"By a wide margin, Americans consider Rush Limbaugh the nation's most influential conservative voice."blockquote>Those are the results of a poll conducted by "60 Minutes" and Vanity Fair magazine and issued Sunday. The radio host was picked by 26 percent of those who responded, followed by Fox News Channel's Glenn Beck at 11 percent. Actual politicians — former Vice President Dick Cheney and former vice presidential candidate Sarah Palin — were the choice of 10 percent each."Poll: Limbaugh is most influential conservative".

    "Wildly inconsistent"

    "Are you a government official or an elected official looking for box seats to a sporting event? No problem. Need a new set of golf clubs? You got it. What about a fancy dinner for you and your spouse? No sweat."

    There is a legion of influence peddlers just waiting to help out. And it's mostly legal. Officials are required only to file a quarterly Form 9 disclosure report with the state for any gift worth more than $100. And if they don't, they could be fined by the Florida Commission on Ethics.

    Yet an analysis of the last five years of Form 9 data from the few officials who filed suggests that compliance with the law in Broward and Palm Beach counties is wildly inconsistent and enforcement is nearly nonexistent.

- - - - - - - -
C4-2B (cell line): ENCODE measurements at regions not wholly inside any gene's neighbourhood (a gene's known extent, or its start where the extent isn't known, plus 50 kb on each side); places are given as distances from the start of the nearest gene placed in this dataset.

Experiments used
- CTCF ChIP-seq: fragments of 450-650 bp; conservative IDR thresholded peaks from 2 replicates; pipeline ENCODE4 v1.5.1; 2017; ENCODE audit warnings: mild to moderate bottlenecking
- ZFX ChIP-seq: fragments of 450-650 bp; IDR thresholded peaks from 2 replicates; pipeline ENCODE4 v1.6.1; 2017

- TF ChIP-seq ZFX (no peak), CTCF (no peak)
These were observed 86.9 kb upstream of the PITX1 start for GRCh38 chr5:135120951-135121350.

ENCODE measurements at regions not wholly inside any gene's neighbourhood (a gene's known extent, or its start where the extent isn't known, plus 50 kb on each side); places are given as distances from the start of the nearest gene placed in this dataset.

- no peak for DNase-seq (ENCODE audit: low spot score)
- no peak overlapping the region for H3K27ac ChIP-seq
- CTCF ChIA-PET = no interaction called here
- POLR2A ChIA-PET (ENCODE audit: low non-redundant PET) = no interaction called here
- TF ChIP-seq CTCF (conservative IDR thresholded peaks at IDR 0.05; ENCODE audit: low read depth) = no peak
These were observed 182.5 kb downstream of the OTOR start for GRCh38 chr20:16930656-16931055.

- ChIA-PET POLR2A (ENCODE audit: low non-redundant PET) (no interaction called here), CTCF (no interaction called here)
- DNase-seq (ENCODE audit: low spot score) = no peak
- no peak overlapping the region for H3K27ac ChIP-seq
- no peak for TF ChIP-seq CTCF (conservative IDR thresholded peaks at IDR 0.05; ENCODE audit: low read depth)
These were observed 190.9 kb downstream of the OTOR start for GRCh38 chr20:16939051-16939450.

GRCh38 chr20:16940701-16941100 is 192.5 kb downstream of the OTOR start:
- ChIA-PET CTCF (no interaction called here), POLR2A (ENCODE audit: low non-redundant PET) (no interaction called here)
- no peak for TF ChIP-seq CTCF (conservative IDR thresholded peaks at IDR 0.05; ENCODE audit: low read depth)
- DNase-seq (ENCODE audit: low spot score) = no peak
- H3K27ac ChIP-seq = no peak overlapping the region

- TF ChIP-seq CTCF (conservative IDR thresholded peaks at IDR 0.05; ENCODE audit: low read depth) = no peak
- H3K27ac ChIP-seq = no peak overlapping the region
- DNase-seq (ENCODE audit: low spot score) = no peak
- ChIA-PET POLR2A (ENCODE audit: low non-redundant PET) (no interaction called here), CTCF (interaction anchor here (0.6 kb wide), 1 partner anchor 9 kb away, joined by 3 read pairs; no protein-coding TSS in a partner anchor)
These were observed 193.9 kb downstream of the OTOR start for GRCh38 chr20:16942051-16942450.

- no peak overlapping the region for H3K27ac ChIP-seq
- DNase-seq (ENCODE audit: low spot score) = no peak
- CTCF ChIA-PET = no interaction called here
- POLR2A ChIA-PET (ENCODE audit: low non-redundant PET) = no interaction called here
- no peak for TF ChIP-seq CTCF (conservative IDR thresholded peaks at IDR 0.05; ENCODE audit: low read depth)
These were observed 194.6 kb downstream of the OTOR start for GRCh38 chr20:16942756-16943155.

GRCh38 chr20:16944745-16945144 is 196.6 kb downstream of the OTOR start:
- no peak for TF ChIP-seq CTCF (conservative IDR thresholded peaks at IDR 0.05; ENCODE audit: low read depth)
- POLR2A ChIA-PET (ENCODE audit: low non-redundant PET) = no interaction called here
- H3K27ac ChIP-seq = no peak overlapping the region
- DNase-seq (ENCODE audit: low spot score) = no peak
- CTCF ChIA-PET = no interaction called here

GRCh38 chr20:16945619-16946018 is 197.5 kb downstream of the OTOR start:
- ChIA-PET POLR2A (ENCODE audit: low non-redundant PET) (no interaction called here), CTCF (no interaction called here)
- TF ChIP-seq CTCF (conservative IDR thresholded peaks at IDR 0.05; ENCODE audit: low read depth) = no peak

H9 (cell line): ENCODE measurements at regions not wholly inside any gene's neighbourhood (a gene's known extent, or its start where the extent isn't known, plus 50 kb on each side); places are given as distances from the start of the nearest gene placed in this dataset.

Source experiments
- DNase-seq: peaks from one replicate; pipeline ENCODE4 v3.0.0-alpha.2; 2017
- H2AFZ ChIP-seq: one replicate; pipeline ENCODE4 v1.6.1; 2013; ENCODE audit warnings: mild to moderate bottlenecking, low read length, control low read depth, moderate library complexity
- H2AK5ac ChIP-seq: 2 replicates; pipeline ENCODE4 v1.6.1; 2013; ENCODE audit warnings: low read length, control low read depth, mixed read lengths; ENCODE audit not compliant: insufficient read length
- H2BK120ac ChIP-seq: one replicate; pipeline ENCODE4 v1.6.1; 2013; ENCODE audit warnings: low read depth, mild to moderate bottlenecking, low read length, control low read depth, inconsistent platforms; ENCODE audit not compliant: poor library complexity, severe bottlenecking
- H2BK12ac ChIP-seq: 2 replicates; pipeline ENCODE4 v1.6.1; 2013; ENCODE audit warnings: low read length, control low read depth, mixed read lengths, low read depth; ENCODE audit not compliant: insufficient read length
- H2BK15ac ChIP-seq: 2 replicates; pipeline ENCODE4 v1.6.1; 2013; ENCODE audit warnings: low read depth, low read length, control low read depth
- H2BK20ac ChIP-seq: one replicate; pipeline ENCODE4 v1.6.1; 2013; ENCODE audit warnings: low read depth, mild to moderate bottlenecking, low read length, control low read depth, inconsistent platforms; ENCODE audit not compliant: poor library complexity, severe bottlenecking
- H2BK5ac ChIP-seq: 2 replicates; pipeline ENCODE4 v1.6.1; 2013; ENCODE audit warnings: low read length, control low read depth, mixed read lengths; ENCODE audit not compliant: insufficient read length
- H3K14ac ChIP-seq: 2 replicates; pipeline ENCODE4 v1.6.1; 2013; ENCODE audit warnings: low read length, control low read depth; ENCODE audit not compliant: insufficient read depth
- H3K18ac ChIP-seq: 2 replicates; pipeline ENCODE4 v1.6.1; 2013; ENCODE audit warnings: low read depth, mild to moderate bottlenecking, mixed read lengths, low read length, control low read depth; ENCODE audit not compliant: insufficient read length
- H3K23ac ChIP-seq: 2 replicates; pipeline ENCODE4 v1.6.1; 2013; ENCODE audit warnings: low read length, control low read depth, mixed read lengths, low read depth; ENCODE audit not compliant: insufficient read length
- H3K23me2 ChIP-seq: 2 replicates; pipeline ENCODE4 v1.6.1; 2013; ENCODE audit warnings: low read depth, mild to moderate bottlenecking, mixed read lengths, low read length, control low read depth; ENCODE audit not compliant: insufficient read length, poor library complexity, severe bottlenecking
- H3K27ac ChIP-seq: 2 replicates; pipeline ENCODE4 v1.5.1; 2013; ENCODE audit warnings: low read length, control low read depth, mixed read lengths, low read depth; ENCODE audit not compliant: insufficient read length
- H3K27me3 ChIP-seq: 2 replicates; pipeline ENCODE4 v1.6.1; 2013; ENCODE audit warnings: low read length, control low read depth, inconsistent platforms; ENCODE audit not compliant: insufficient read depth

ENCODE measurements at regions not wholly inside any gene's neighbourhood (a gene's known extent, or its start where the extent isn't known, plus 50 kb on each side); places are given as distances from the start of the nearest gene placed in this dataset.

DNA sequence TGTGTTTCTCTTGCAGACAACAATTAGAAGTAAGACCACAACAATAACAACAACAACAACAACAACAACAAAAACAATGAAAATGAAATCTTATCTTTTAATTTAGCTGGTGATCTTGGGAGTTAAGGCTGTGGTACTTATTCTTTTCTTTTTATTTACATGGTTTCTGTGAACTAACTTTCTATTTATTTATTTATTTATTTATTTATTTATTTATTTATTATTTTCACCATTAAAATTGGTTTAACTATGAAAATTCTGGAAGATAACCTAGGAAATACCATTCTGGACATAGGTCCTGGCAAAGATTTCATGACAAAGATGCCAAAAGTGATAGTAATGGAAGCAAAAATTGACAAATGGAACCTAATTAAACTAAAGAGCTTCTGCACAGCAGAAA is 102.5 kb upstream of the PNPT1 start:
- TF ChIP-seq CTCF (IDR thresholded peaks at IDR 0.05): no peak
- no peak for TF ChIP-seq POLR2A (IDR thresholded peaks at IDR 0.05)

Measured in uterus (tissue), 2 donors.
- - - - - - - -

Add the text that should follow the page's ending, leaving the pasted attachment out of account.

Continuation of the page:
"Few officials report gifts under state ethics law, and few are fined for it".

    Related: "Govt. Corruption Pt. 1" and "Tweak rules, change law".


    "U.S. Rep. Kendrick Meek wants to be seen as more than a politician."

    Meek is seeking the U.S. Senate seat vacated by Republican Sen. Mel Martinez. Meek hopes to collect the more than 100,000 signatures needed to get on the ballot.
    "Senate hopeful Meek aims for a strong start".

    "Better districts mean better representation"

    The Daytona Beach News Journal editorial board:

    You live in Daytona Beach near the mall. Your state senator, John Thrasher, lives in Jacksonville. One of your co-workers lives a few miles away in Holly Hill. Her state senator, Tony Hill, also lives in Jacksonville.

    A third co-worker lives in Ormond Beach. So does Evelyn Lynn, his state senator.